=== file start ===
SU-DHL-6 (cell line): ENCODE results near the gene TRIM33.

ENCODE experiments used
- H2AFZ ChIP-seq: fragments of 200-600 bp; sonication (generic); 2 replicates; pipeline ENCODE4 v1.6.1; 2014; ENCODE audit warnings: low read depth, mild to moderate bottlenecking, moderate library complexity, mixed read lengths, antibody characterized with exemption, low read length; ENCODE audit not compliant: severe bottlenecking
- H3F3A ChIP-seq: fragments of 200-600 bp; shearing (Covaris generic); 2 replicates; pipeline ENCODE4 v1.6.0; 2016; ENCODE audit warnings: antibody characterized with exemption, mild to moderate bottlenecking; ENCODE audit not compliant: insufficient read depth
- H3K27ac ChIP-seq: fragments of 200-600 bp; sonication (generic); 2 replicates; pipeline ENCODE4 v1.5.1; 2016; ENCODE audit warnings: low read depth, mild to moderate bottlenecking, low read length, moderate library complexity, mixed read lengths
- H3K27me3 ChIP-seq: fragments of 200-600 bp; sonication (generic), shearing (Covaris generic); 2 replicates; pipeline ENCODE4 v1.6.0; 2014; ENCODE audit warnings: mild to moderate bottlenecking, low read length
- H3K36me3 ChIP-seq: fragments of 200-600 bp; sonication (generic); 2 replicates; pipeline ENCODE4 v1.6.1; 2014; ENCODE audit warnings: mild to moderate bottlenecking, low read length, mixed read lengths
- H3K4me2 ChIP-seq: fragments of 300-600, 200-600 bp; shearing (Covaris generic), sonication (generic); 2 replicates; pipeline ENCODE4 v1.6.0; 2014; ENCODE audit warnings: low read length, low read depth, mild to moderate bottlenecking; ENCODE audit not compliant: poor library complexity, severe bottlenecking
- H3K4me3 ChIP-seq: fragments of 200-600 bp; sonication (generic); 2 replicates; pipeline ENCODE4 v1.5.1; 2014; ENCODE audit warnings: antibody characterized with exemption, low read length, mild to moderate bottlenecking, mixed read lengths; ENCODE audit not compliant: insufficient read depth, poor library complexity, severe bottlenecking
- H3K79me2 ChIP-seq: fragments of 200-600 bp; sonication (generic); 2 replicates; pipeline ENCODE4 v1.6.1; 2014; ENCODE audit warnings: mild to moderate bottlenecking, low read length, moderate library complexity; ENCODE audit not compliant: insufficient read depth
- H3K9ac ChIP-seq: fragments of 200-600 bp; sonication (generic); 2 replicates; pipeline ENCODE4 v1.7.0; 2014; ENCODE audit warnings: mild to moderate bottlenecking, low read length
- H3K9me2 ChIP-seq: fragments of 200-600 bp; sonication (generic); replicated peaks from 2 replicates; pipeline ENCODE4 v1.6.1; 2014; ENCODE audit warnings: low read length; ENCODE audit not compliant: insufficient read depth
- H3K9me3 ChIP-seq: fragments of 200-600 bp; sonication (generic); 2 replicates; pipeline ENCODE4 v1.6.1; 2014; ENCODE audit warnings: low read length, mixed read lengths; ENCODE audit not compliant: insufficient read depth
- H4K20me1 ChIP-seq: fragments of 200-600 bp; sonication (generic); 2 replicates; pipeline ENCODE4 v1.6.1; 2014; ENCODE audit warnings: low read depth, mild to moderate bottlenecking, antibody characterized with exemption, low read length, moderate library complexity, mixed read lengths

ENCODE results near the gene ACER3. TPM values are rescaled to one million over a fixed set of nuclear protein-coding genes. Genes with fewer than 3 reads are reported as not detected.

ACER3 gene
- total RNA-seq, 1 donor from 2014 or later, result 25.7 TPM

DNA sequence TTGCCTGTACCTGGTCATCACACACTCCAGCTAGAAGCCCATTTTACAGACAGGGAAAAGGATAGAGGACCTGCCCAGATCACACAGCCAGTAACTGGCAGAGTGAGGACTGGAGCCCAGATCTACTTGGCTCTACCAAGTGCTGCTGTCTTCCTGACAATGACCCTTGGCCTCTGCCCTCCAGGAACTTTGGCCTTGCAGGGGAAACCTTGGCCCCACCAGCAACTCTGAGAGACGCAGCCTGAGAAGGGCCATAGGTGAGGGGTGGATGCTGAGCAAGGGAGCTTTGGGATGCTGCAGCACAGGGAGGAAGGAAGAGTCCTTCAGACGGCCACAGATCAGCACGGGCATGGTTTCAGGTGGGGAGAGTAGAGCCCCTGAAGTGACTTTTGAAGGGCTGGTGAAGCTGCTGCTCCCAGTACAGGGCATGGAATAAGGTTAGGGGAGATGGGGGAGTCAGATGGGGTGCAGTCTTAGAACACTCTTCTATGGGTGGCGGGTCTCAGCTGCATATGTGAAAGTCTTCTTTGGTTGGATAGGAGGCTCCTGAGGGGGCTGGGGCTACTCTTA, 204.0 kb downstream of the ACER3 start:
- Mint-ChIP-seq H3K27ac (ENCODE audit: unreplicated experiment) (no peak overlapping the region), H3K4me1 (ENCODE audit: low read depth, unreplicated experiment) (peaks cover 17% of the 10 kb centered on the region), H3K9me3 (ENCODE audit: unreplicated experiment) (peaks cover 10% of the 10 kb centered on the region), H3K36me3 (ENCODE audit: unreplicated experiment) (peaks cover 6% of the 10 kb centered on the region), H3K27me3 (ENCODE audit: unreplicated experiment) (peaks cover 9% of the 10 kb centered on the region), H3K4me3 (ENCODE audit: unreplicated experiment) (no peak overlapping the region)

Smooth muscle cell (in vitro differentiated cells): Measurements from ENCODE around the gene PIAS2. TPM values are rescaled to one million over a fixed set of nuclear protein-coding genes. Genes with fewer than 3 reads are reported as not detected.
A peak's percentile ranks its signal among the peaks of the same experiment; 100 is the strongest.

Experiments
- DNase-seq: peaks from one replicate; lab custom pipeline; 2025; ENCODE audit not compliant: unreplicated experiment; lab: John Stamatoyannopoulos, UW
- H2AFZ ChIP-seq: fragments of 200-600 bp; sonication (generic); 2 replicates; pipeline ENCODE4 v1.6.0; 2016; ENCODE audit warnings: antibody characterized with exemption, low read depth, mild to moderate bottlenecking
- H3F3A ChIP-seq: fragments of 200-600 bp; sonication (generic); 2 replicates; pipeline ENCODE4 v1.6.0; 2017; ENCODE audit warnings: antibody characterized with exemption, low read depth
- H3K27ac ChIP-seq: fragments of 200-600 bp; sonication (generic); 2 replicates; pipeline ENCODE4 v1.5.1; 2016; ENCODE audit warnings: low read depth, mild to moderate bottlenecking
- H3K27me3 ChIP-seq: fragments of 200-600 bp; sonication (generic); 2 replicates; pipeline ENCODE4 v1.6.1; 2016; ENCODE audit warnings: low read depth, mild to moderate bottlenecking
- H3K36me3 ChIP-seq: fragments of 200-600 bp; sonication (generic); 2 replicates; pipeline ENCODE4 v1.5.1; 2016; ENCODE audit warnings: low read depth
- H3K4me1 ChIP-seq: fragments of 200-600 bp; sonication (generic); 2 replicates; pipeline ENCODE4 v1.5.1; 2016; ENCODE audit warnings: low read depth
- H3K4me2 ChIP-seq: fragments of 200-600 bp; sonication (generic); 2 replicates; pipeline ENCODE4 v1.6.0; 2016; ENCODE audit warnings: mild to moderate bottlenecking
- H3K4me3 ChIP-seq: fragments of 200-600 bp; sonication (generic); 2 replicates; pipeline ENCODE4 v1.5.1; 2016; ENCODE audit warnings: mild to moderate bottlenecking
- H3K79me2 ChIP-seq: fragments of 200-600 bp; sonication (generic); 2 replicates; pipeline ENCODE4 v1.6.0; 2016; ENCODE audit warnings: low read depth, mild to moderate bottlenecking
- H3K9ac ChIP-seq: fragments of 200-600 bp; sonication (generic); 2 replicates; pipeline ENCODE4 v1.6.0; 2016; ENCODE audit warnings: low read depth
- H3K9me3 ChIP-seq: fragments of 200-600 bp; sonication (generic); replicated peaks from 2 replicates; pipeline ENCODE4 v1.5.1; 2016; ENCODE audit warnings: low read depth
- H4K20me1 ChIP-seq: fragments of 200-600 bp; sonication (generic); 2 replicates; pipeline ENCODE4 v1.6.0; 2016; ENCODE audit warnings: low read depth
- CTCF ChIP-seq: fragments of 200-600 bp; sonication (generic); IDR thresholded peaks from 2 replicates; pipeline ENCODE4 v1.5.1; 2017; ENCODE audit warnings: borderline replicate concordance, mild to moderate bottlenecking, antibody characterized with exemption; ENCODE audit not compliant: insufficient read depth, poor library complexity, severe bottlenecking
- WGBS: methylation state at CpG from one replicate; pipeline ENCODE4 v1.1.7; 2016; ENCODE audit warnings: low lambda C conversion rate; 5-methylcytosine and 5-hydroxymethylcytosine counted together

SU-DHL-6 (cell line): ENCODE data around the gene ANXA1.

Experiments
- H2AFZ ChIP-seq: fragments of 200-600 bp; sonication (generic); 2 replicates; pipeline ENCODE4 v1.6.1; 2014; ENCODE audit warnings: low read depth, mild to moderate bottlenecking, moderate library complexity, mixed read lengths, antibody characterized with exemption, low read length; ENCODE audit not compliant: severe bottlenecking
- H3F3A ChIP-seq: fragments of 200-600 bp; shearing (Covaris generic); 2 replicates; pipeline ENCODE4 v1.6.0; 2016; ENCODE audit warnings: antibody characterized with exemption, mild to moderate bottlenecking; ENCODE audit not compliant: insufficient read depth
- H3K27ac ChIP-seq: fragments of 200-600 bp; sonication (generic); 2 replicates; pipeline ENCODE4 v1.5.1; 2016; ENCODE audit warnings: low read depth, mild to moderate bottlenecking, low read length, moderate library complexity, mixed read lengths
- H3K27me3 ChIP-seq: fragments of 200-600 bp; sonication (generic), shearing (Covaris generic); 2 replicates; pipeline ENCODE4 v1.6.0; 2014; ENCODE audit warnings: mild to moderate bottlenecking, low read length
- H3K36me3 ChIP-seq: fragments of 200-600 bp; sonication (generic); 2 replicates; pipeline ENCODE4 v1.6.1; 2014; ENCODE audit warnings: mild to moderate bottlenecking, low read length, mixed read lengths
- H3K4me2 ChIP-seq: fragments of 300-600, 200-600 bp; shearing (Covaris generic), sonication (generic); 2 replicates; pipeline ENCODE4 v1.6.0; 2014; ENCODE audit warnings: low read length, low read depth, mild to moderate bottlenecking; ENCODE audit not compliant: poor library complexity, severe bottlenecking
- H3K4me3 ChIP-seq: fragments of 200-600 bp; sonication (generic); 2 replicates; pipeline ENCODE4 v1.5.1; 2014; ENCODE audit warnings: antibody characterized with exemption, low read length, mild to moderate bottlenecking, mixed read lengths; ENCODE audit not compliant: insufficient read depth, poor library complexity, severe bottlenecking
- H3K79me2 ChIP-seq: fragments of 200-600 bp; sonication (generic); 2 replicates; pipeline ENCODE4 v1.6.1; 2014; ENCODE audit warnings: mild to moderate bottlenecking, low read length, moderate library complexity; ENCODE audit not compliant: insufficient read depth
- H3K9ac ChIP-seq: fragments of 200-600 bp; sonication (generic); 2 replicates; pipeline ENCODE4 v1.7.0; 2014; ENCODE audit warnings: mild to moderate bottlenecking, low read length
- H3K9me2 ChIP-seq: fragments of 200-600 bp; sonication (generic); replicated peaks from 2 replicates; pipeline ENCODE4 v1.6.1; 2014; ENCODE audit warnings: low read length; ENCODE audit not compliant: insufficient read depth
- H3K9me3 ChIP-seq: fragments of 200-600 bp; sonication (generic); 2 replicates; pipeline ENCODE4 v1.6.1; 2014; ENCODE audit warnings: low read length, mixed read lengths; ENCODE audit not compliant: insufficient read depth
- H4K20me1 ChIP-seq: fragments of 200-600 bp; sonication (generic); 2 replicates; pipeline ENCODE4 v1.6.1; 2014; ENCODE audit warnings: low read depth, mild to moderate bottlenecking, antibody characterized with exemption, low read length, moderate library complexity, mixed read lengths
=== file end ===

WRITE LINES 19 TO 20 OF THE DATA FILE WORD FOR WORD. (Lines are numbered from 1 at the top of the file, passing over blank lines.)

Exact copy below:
- Mint-ChIP-seq H3K27ac (ENCODE audit: unreplicated experiment) (no peak overlapping the region), H3K4me1 (ENCODE audit: low read depth, unreplicated experiment) (peaks cover 17% of the 10 kb centered on the region), H3K9me3 (ENCODE audit: unreplicated experiment) (peaks cover 10% of the 10 kb centered on the region), H3K36me3 (ENCODE audit: unreplicated experiment) (peaks cover 6% of the 10 kb centered on the region), H3K27me3 (ENCODE audit: unreplicated experiment) (peaks cover 9% of the 10 kb centered on the region), H3K4me3 (ENCODE audit: unreplicated experiment) (no peak overlapping the region)

Smooth muscle cell (in vitro differentiated cells): Measurements from ENCODE around the gene PIAS2. TPM values are rescaled to one million over a fixed set of nuclear protein-coding genes. Genes with fewer than 3 reads are reported as not detected.